Tuesday, May 15, 2012

The Sagging Middle

This morning I am going to speak to a high school Creative Writing class. One of the things I will cover is the "sagging middle." Not only is the sagging middle something that happens to us as we get older, but it is a often a pitfall to anyone who tries to write a work of any length.

Most writers have a dynamic beginning and ending but have a hard time keeping the middle of their book interesting. How many of us find ourselves reading the beginning and end of a book, and skipping middle chapters?

I first heard the term "sagging middle" in reference to writing at a writing workshop in North Carolina. Some advice I got at this workshop to avoid the "sagging middle" is to:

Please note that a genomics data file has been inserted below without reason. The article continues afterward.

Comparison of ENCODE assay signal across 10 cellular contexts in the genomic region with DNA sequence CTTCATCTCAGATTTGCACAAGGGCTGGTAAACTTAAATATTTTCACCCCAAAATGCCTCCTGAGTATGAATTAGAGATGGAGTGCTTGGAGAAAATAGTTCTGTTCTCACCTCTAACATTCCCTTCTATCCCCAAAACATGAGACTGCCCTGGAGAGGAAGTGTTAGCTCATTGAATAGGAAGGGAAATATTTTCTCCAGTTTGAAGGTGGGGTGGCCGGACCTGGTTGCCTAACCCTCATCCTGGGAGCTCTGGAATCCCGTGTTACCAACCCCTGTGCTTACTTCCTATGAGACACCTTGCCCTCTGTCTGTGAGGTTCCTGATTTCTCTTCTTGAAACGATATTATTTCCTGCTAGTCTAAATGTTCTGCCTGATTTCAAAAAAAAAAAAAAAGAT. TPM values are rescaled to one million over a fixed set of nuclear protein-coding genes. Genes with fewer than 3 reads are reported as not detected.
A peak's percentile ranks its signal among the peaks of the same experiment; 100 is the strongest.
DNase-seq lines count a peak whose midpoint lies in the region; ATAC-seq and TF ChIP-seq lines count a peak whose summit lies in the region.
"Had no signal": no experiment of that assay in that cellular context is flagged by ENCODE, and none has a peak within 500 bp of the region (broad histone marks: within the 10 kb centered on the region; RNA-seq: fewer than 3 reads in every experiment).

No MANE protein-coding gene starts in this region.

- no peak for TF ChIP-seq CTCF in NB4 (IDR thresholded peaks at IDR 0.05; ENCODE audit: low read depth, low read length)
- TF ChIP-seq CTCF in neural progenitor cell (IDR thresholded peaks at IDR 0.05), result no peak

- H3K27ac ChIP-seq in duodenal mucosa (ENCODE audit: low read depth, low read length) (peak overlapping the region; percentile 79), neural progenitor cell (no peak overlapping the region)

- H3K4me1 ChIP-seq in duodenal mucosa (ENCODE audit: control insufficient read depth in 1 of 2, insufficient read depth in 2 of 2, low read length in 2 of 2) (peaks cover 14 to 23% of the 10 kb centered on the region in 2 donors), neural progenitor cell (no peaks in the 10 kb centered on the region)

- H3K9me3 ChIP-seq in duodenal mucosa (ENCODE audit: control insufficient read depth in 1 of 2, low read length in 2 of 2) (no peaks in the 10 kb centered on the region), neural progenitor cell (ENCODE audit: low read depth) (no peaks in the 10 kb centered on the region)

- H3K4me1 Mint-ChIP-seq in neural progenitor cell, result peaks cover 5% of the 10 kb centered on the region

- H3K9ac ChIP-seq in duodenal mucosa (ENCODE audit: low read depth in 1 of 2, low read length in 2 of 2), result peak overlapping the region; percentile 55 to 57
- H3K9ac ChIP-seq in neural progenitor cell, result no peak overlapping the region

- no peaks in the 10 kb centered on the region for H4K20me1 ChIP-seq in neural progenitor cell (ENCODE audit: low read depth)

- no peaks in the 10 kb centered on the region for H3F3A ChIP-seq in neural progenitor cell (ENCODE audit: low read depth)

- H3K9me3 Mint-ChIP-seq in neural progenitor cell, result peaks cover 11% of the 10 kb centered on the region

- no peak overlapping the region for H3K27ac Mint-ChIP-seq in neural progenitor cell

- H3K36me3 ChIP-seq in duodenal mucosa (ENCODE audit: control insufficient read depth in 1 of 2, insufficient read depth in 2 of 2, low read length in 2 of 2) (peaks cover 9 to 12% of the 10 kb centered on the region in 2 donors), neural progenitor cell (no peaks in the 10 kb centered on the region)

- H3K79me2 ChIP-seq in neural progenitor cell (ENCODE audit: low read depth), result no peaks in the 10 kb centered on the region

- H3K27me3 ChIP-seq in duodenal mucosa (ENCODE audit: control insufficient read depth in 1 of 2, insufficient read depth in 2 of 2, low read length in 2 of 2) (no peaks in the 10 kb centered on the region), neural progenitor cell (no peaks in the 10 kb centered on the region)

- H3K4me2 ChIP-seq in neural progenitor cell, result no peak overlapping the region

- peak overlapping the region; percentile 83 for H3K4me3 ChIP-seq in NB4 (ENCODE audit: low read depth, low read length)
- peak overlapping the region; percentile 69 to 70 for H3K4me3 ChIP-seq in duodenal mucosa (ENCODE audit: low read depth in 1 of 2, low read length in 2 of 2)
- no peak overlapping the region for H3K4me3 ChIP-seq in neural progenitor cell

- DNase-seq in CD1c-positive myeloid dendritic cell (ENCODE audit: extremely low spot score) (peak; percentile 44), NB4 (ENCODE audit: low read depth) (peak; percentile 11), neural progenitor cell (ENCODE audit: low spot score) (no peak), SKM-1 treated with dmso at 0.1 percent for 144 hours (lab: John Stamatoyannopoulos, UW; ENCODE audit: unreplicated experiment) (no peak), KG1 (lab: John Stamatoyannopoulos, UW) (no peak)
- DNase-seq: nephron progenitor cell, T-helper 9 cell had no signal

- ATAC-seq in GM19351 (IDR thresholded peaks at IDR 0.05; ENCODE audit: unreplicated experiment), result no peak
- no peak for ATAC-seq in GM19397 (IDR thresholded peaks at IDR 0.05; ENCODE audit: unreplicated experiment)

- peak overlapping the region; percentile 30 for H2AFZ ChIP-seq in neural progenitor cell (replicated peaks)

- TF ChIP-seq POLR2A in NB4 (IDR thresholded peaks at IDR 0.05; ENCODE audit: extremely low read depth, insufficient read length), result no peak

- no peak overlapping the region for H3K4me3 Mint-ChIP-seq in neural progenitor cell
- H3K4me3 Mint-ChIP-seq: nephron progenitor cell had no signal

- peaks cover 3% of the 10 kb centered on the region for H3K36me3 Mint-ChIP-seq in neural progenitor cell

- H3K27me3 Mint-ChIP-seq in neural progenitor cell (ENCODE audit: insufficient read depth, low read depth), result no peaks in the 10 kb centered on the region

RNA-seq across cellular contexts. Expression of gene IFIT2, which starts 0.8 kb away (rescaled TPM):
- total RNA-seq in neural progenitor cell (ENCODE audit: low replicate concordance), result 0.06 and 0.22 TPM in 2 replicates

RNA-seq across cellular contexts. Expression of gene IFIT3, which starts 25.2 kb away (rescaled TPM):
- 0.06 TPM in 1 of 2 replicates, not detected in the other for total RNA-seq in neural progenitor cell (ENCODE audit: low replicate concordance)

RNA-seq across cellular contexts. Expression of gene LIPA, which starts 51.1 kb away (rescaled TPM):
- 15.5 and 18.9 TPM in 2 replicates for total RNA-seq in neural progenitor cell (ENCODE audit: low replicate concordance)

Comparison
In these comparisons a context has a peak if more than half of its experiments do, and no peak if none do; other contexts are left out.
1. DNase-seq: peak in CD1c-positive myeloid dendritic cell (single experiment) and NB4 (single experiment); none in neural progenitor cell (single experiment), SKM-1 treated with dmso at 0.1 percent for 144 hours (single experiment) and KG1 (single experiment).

1) make sure every chapter in the book moves the story towards the end
2) have friends and editors who read the book note where they take a break from reading

Hint #1 cuts out unnecessary scenes and characters that make a book boring or confusing. This has been one of the most helpful pieces of advice I have ever received as a writer.
I compare hint #2 to watching a movie, and having to go to the restroom. When a movie is good and intense, you hate to have to get up and leave to go to the restroom. No matter how much Diet Coke you have drank, you wait till that lull when you feel like you will not be missing anything.

A good story is the same way. Readers do not want to put it down when there is a great deal of excitement, which is how most of the story should be. If someone notes taking a break, it might mean the story needs a little punching up in that part.

These are the hints I will share today. Hope they are helpful!        

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